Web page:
SIIA Testifies at Joint Congressional Subcommittee Hearing on Student Privacy
SIIA’s Mark MacCarthy delivered testimony on the issue of student data privacy in a joint hearing Wednesday before subcommittees of the Committee on Education and the Workforce and the Committee on Homeland Security. The hearing titled “How Data Mining Threatens Student Privacy” featured three witnesses in addition to SIIA: Fordham University’s Professor Joel R. Reidenberg, Idaho Department of Education CIO Joyce Popp, and Alliance for Excellent Education’s Digital Learning Director Thomas Murray. SIIA advised committee members that “no new federal legislation is necessary at this time,” citing a three part system of protection – federal law (FERPA, COPPA), contracts, and industry best practices.
Alice Corp v. CLS Bank Ruling
On June 19th, the Supreme Court decided the business method patent case of Alice Corp v. CLS Bank Corp, unanimously holding that implementing an abstract idea through a general purpose computer is Ineligible for patent protection under section 101 if the Patent Act. The case involved a method for reducing the risk that the parties to a transaction will not pay what they owe. The Court has long held that abstract ideas are not patentable subject matter. Writing for the Court, Justice Thomas said that “merely requiring generic computer implementation… fails to transform the abstract idea into a patent-eligible invention.” The decision would seem to have limited applicability to software patents as the term “software” does not appear in the decision and Justice Thomas acknowledges in the decision that “many computer-implemented claims are formally addressed to patent-eligible subject matter.”
OECD Committee for Digital Economy Policy (CDEP) Meets June 16-20 in Paris
CDEP is of interest because its work on digital economy issues is influential. For instance, the OECD’s 2011 Internet Policymaking Principles (IPP) and the revised 2013 OECD Privacy Guidelines are documents that are often consulted in other fora and are considered generally helpful by industry, including SIIA. The CDEP also works on Internet governance, big data, measuring the digital economy, the relationship between technology and jobs, and intellectual property. The work on intellectual property is often considered more controversial, and SIIA works to make it balanced.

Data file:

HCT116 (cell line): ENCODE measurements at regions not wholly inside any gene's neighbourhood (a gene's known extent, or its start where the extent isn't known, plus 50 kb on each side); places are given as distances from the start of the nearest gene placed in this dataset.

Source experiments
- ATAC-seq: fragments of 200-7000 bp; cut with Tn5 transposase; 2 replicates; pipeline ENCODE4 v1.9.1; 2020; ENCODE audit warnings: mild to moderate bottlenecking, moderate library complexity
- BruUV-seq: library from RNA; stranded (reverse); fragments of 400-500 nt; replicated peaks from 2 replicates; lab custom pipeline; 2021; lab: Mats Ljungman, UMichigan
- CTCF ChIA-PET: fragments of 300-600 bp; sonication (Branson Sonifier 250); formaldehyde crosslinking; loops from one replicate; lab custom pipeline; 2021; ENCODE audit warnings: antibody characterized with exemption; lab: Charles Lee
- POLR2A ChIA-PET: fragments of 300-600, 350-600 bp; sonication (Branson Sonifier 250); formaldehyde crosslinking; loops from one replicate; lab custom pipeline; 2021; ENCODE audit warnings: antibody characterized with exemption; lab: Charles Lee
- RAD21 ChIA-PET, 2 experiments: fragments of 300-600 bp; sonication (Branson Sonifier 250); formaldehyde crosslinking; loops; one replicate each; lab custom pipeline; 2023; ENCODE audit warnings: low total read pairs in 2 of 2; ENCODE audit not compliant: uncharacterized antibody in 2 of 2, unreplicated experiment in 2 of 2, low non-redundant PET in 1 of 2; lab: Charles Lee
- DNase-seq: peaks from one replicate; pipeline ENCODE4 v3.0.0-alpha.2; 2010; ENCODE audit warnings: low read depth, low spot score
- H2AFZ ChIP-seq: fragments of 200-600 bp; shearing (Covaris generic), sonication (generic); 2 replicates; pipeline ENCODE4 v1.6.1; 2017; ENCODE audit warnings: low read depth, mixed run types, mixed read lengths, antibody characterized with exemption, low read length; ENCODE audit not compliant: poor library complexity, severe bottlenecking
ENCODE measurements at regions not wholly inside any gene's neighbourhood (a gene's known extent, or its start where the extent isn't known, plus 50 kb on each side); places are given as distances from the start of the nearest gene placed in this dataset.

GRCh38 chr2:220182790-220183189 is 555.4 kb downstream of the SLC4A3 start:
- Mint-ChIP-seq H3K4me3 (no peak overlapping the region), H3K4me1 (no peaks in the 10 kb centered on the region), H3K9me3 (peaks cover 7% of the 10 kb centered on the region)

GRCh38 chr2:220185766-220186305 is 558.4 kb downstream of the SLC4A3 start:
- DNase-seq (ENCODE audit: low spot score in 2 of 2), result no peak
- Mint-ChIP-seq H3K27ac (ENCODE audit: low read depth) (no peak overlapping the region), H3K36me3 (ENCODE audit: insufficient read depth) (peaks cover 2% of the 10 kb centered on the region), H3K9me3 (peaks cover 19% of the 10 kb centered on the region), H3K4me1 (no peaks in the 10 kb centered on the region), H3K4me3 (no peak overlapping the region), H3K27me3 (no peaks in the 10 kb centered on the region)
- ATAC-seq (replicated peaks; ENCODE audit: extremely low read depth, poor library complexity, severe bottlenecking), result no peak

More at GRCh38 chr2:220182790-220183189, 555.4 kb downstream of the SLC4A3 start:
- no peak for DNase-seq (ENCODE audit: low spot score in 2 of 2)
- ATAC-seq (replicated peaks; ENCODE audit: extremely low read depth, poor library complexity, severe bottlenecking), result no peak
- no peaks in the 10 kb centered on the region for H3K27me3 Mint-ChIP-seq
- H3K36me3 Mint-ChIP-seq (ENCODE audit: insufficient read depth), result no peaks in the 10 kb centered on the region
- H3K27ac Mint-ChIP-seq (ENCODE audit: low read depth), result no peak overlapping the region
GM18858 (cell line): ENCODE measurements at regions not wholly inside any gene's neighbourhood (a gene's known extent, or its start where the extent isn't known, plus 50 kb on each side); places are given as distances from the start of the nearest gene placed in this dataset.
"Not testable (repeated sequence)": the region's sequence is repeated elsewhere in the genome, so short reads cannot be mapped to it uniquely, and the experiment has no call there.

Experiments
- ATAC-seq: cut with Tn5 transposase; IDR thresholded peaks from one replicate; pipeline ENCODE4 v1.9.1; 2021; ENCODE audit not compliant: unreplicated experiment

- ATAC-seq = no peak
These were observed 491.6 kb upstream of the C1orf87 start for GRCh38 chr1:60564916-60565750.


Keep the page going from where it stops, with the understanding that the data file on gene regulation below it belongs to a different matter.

Last week’s meeting focused particularly on the 2016 OECD Ministerial which will be held in April or May of 2016 in Cancun, Mexico. The Ministerial is important to the head of the organization, Angel Gurria, who is Mexican and reportedly interested in seeking a third term as Secretary-General of the OECD. The CDEP is currently considering “Digital Innovation Transforming our Societies” as the title for the Ministerial. The OECD has ambitious plans for the Ministerial and hopes to attract ministers responsible for labor and education, as well as ministers responsible for the ICT sector. The OECD has five themes for the Ministerial:
- Fostering new sources of growth spurred by converging networks, services and data analytics.
- Analyzing the effects of the digital economy on growth, jobs and skills.
- Developing recommendations and building evidence for Internet policy and governance.
- Managing the digital risks and enabling trust for continued prosperity.
- Looking to the future.
SIIA will be engaged in advocacy with a view to influencing work documents and the 2016 Ministerial, especially in the areas of growth, jobs and skills: Internet governance; privacy; and data analytics.
David LeDuc is Senior Director, Public Policy at SIIA. He focuses on e-commerce, privacy, cyber security, cloud computing, open standards, e-government and information policy. Follow the SIIA public policy team on Twitter at @SIIAPolicy.